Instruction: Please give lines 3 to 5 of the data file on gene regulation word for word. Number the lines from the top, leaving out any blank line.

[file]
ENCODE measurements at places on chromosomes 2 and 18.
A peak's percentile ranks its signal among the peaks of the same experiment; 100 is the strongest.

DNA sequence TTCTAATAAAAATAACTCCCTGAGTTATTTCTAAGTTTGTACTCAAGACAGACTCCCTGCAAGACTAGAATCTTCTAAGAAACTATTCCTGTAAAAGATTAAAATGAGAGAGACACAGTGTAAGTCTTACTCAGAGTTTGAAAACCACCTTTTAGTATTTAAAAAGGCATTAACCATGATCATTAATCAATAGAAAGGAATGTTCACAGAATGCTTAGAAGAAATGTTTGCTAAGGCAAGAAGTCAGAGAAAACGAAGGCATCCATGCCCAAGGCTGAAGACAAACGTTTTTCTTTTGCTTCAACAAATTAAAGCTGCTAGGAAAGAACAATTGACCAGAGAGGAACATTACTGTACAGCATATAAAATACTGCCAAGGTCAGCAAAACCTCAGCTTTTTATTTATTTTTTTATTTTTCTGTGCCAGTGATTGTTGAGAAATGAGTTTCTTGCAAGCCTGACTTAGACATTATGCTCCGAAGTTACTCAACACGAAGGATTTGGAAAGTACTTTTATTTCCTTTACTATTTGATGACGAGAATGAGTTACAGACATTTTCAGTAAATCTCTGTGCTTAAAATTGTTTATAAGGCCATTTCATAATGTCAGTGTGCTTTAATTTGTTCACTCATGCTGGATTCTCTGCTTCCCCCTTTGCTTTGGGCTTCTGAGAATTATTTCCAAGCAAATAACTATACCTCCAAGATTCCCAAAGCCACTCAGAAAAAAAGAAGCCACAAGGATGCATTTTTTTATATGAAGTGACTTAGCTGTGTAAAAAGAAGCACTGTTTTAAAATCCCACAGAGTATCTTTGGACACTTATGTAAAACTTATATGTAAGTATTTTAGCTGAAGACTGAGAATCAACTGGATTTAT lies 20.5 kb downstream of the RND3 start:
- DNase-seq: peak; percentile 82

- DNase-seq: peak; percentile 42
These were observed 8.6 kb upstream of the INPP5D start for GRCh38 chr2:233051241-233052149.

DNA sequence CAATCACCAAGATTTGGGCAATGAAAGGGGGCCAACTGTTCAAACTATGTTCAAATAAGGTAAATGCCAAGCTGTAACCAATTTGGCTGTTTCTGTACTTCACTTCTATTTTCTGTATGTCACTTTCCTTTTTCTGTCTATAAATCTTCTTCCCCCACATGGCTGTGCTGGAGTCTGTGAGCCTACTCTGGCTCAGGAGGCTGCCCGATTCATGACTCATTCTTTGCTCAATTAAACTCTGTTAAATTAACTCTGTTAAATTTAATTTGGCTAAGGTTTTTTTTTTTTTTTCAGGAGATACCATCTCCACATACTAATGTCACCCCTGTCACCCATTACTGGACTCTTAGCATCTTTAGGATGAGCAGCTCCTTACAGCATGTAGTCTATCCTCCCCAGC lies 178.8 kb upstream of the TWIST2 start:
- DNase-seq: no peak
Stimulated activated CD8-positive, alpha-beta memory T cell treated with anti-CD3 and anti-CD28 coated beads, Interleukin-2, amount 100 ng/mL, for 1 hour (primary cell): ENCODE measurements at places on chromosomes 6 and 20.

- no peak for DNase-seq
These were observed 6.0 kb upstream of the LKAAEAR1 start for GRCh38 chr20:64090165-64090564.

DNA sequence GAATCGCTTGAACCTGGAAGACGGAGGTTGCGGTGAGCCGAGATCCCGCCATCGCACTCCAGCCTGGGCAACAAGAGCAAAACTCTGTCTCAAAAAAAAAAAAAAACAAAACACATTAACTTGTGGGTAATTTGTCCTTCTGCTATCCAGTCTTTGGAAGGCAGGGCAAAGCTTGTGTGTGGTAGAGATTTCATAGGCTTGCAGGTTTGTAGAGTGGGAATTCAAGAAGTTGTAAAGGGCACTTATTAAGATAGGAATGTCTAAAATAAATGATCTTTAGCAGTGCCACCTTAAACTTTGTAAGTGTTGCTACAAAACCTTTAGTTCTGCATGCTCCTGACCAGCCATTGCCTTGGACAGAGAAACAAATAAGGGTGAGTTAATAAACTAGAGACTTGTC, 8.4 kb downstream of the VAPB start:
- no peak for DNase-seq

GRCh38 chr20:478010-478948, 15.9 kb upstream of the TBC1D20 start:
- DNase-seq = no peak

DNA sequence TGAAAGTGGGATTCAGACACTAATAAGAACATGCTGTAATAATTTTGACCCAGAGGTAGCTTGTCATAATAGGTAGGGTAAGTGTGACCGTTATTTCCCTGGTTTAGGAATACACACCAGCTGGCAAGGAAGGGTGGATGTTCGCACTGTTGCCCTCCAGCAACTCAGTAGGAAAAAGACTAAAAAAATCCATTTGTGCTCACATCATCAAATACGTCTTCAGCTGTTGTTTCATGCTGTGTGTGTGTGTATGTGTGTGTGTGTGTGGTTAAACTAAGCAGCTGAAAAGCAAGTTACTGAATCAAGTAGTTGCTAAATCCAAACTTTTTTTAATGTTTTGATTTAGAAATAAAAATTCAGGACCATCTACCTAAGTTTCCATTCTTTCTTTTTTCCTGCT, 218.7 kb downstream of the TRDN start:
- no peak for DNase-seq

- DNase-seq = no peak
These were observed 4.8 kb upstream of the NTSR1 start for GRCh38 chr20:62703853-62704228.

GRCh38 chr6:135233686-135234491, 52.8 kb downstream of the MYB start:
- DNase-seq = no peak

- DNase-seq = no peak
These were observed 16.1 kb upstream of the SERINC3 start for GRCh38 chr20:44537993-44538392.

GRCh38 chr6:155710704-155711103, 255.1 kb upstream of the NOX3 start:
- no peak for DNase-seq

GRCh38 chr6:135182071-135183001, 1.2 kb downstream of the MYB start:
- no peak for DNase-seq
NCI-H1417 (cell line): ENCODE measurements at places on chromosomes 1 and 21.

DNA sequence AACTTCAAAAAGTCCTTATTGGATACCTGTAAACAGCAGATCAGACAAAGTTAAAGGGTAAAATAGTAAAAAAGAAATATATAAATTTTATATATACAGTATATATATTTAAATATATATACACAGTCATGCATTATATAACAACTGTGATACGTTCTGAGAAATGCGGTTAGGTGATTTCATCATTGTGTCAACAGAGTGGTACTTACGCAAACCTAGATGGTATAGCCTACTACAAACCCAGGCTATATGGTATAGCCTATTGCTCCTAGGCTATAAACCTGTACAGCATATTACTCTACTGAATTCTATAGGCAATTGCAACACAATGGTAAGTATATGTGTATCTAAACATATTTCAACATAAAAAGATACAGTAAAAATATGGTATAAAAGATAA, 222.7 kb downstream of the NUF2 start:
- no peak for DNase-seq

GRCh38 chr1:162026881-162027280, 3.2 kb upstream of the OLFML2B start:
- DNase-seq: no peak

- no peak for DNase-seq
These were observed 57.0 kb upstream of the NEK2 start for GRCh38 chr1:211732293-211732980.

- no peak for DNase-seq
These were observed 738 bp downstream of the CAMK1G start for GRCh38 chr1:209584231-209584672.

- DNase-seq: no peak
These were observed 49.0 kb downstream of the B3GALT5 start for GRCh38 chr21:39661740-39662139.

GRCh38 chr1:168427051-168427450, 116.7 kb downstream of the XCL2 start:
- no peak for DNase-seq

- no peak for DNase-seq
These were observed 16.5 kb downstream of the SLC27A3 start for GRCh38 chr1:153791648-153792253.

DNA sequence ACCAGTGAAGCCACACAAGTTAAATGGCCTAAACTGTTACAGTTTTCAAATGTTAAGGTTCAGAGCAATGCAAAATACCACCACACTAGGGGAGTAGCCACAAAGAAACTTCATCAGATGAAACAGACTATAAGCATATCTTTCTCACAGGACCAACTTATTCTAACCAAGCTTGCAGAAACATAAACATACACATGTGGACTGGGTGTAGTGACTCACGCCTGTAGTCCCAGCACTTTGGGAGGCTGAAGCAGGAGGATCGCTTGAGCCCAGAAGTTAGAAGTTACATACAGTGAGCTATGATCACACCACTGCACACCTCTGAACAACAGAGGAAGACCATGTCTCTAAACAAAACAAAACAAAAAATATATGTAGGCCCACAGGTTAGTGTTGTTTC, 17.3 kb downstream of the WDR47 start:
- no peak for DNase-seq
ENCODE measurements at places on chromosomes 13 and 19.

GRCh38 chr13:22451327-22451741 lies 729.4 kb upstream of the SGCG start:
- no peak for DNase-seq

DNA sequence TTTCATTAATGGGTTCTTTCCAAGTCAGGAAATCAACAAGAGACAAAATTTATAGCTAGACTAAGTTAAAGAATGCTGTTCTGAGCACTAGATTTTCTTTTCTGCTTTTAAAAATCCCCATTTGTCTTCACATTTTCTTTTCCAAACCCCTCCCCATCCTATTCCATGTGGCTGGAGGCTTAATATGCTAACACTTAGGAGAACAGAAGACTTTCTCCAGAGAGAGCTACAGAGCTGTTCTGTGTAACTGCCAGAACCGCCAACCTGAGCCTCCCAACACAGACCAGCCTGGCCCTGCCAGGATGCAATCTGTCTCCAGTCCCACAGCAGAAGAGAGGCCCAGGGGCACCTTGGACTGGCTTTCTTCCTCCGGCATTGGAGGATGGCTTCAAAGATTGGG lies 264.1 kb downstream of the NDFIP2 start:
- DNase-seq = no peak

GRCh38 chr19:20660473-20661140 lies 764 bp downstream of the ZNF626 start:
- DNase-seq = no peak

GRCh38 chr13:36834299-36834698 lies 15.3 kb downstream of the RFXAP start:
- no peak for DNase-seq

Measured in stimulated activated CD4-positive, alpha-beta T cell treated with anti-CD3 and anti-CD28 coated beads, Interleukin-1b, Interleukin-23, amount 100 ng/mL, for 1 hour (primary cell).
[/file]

DNA sequence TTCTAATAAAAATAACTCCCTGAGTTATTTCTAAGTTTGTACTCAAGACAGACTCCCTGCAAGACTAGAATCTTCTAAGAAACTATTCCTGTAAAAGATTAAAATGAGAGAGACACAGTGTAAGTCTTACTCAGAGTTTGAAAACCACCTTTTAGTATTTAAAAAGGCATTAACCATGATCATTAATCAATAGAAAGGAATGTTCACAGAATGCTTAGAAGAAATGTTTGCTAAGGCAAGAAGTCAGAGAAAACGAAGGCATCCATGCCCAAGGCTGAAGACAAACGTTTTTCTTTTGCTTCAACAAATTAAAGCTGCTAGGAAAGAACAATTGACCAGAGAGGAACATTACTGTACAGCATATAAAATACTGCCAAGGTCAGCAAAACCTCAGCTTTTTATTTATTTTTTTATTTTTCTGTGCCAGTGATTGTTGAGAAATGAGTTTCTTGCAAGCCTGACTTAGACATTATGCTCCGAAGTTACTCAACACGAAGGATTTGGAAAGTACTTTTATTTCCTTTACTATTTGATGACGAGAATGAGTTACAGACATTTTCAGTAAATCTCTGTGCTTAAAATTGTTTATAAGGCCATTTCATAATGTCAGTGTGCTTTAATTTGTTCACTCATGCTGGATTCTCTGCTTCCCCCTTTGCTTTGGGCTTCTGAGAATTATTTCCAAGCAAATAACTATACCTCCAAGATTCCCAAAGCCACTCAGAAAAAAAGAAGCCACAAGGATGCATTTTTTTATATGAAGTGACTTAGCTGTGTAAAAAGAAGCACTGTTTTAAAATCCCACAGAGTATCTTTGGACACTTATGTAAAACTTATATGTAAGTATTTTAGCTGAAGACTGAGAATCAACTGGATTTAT lies 20.5 kb downstream of the RND3 start:
- DNase-seq: peak; percentile 82

- DNase-seq: peak; percentile 42